Imagine the thrill of riding in the fully restored Calistoga stagecoach used in the late 1800s and early 1900s to take visitors from to Clear Lake and The Geysers. Read about the white-knuckle rides as written in the 1871 “Handbook of Calistoga Springs” available in our bookstore. The stagecoach is presented in front of an exceptional real-life painting that makes you feel like you are rolling into into 1890s Calistoga with the Calistoga Hotel as your destination.
Model Train Diorama
In this diorama, a working model train moves past Calistoga’s Chinatown. The highly detailed artwork behind the trains depicts Calistoga as it looked in the early 1900s. Calistoga’s Chinatown was an important cultural and commercial area; serving as a hiring center for workers needed in the local hop fields, orchards, vineyards, home gardens, kitchens and in the quicksilver mines.
Electric Train Diorama
The rail track, completed in 1912 and in service until 1937, was part of the interurban electric railroad that connected the greater San Francisco Bay Area to Calistoga in the early 20th century. The railroad started in Vallejo where a ferry would drop off people from San Francisco and the greater Bay Area. It was developed in sections over several years, finally reaching Calistoga in 1912.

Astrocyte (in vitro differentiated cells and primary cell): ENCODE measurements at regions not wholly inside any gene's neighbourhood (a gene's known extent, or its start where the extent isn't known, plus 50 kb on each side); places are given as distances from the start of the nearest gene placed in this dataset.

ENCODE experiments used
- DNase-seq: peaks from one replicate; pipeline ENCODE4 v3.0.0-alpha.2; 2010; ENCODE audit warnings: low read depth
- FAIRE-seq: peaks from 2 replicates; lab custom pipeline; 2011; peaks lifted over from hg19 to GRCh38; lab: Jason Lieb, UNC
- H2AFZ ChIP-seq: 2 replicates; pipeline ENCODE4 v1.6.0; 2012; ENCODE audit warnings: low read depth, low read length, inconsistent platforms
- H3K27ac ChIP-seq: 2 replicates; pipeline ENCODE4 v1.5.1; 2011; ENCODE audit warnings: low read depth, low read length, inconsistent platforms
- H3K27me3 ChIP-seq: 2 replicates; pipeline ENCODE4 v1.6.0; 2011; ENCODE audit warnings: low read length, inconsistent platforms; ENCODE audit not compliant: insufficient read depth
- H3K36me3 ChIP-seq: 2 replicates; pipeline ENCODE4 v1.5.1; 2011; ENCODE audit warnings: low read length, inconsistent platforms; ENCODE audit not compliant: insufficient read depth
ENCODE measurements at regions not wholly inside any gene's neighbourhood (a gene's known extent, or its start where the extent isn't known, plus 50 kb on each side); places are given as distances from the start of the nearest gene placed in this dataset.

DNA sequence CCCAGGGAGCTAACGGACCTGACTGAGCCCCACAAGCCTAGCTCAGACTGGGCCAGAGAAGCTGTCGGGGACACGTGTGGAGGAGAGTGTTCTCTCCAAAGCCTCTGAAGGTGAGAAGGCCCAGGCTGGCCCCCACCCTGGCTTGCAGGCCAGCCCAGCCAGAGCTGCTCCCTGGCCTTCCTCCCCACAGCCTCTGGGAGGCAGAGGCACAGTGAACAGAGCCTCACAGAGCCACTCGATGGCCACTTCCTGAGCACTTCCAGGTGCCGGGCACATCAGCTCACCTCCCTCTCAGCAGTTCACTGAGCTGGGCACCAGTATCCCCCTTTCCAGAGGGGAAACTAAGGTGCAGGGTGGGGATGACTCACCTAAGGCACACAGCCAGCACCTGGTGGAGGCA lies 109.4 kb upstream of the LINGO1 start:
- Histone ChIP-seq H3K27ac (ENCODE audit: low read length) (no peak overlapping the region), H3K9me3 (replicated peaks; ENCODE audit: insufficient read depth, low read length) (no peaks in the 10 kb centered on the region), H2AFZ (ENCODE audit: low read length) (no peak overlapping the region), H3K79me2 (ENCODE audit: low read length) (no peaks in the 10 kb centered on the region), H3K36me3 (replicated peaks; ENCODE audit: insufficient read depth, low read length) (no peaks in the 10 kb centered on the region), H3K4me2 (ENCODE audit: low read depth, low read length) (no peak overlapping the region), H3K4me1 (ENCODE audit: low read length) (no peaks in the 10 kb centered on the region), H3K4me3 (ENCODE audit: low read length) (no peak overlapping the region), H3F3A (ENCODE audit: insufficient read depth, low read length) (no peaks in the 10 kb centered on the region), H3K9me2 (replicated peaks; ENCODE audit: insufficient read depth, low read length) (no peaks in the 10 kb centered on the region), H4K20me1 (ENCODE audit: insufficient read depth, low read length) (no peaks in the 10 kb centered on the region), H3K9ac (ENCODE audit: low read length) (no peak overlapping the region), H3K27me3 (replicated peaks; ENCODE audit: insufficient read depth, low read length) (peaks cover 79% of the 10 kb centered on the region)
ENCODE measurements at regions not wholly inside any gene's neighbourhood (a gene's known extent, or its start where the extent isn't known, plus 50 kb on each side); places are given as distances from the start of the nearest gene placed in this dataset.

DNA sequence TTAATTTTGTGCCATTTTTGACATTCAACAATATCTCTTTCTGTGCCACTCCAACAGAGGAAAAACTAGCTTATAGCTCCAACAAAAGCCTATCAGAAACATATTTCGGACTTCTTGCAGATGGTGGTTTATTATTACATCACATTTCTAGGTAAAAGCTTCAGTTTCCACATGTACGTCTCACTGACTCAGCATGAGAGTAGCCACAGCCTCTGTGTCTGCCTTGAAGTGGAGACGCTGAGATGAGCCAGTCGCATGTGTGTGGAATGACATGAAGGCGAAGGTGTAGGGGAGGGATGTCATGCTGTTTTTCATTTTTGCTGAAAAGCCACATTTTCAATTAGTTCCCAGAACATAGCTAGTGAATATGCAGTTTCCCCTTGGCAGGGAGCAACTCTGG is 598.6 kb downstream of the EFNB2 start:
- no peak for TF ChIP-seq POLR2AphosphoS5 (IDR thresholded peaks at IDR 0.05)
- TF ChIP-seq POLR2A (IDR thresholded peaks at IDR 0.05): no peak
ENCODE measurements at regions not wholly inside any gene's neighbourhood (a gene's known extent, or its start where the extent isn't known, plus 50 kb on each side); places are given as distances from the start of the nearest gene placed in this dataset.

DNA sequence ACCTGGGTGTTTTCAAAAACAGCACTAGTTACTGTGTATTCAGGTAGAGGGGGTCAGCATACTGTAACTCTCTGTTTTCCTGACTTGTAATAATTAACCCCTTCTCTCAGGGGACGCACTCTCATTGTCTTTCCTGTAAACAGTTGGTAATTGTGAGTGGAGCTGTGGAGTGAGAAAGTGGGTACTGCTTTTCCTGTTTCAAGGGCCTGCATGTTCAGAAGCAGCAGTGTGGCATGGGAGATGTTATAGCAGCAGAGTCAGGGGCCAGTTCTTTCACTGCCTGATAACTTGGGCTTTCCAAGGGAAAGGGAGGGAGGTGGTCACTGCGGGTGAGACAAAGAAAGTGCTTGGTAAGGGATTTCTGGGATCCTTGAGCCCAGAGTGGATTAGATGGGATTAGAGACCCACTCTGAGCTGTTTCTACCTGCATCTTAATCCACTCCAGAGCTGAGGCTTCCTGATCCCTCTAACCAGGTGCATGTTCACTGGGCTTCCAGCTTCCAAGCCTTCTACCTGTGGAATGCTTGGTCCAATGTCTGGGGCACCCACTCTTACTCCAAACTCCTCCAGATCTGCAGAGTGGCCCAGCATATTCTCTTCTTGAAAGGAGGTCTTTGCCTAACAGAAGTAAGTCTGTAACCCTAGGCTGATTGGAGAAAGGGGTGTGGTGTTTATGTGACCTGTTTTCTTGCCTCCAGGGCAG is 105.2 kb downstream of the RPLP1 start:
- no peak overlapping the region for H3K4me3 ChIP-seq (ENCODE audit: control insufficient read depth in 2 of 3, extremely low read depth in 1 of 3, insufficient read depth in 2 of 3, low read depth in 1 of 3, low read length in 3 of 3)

Fossville Barn & Blacksmith Shop & Kitchen
This simulated barn exhibit is a recreation of the Fossville Barn that was located at a short-lived hostelry in Knight’s Valley, about five miles beyond Calistoga. This was the stopping point for stagecoaches traveling to the Geysers. The exhibit remarkably recreates that site and also provides a glimpse of rural living. The interior of the exhibit holds a variety of farming tools from that period.
Virgil Williams Artwork
In 1871, noted landscape painter Virgil Williams married Dora Norton, and returned with her to San Francisco, where he directed the newly formed School of Design until his death. He taught many artists who later became of the nation's most renowned painters. He was a member of the California Landscape School of the 1870s although his paintings of California are rare. Williams died on his ranch near St. Helena. The museum has one of his paintings on permanent display.
Look carefully behind many of the exhibits and you’ll see some amazing artwork painted right on the wallboard. You get the feeling you’re looking out a window into a view as it was in the late 1800s.